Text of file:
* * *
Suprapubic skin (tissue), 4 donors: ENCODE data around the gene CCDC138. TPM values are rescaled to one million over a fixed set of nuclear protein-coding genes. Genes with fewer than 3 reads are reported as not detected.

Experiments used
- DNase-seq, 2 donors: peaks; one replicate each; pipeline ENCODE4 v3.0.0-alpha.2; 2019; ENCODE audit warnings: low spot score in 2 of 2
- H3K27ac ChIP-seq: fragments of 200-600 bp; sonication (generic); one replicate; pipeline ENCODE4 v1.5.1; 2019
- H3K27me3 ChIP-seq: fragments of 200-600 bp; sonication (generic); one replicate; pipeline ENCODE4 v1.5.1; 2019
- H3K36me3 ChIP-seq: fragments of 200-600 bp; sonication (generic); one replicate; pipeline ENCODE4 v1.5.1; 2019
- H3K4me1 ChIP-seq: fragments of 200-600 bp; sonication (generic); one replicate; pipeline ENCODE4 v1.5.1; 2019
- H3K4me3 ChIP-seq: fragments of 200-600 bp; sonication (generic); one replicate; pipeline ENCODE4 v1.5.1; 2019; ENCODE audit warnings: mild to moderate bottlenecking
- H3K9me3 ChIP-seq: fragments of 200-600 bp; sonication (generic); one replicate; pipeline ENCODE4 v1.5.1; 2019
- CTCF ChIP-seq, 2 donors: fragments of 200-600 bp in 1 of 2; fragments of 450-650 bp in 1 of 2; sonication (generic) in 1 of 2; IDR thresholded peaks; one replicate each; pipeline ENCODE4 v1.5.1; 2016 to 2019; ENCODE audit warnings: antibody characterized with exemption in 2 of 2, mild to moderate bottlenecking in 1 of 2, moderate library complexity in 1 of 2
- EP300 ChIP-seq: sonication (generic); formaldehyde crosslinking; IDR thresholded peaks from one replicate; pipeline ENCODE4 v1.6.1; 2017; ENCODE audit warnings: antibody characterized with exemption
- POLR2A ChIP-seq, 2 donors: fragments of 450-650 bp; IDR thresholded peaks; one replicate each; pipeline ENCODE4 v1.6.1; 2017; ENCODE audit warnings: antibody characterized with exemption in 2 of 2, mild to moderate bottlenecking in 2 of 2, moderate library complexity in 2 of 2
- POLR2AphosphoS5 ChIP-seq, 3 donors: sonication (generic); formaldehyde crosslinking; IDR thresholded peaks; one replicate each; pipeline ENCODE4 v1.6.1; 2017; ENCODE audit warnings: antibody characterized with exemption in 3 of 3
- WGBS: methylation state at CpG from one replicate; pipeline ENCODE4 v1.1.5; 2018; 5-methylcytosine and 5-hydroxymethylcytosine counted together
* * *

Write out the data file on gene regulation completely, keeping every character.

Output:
Suprapubic skin (tissue), 4 donors: ENCODE data around the gene CCDC138. TPM values are rescaled to one million over a fixed set of nuclear protein-coding genes. Genes with fewer than 3 reads are reported as not detected.

Experiments used
- DNase-seq, 2 donors: peaks; one replicate each; pipeline ENCODE4 v3.0.0-alpha.2; 2019; ENCODE audit warnings: low spot score in 2 of 2
- H3K27ac ChIP-seq: fragments of 200-600 bp; sonication (generic); one replicate; pipeline ENCODE4 v1.5.1; 2019
- H3K27me3 ChIP-seq: fragments of 200-600 bp; sonication (generic); one replicate; pipeline ENCODE4 v1.5.1; 2019
- H3K36me3 ChIP-seq: fragments of 200-600 bp; sonication (generic); one replicate; pipeline ENCODE4 v1.5.1; 2019
- H3K4me1 ChIP-seq: fragments of 200-600 bp; sonication (generic); one replicate; pipeline ENCODE4 v1.5.1; 2019
- H3K4me3 ChIP-seq: fragments of 200-600 bp; sonication (generic); one replicate; pipeline ENCODE4 v1.5.1; 2019; ENCODE audit warnings: mild to moderate bottlenecking
- H3K9me3 ChIP-seq: fragments of 200-600 bp; sonication (generic); one replicate; pipeline ENCODE4 v1.5.1; 2019
- CTCF ChIP-seq, 2 donors: fragments of 200-600 bp in 1 of 2; fragments of 450-650 bp in 1 of 2; sonication (generic) in 1 of 2; IDR thresholded peaks; one replicate each; pipeline ENCODE4 v1.5.1; 2016 to 2019; ENCODE audit warnings: antibody characterized with exemption in 2 of 2, mild to moderate bottlenecking in 1 of 2, moderate library complexity in 1 of 2
- EP300 ChIP-seq: sonication (generic); formaldehyde crosslinking; IDR thresholded peaks from one replicate; pipeline ENCODE4 v1.6.1; 2017; ENCODE audit warnings: antibody characterized with exemption
- POLR2A ChIP-seq, 2 donors: fragments of 450-650 bp; IDR thresholded peaks; one replicate each; pipeline ENCODE4 v1.6.1; 2017; ENCODE audit warnings: antibody characterized with exemption in 2 of 2, mild to moderate bottlenecking in 2 of 2, moderate library complexity in 2 of 2
- POLR2AphosphoS5 ChIP-seq, 3 donors: sonication (generic); formaldehyde crosslinking; IDR thresholded peaks; one replicate each; pipeline ENCODE4 v1.6.1; 2017; ENCODE audit warnings: antibody characterized with exemption in 3 of 3
- WGBS: methylation state at CpG from one replicate; pipeline ENCODE4 v1.1.5; 2018; 5-methylcytosine and 5-hydroxymethylcytosine counted together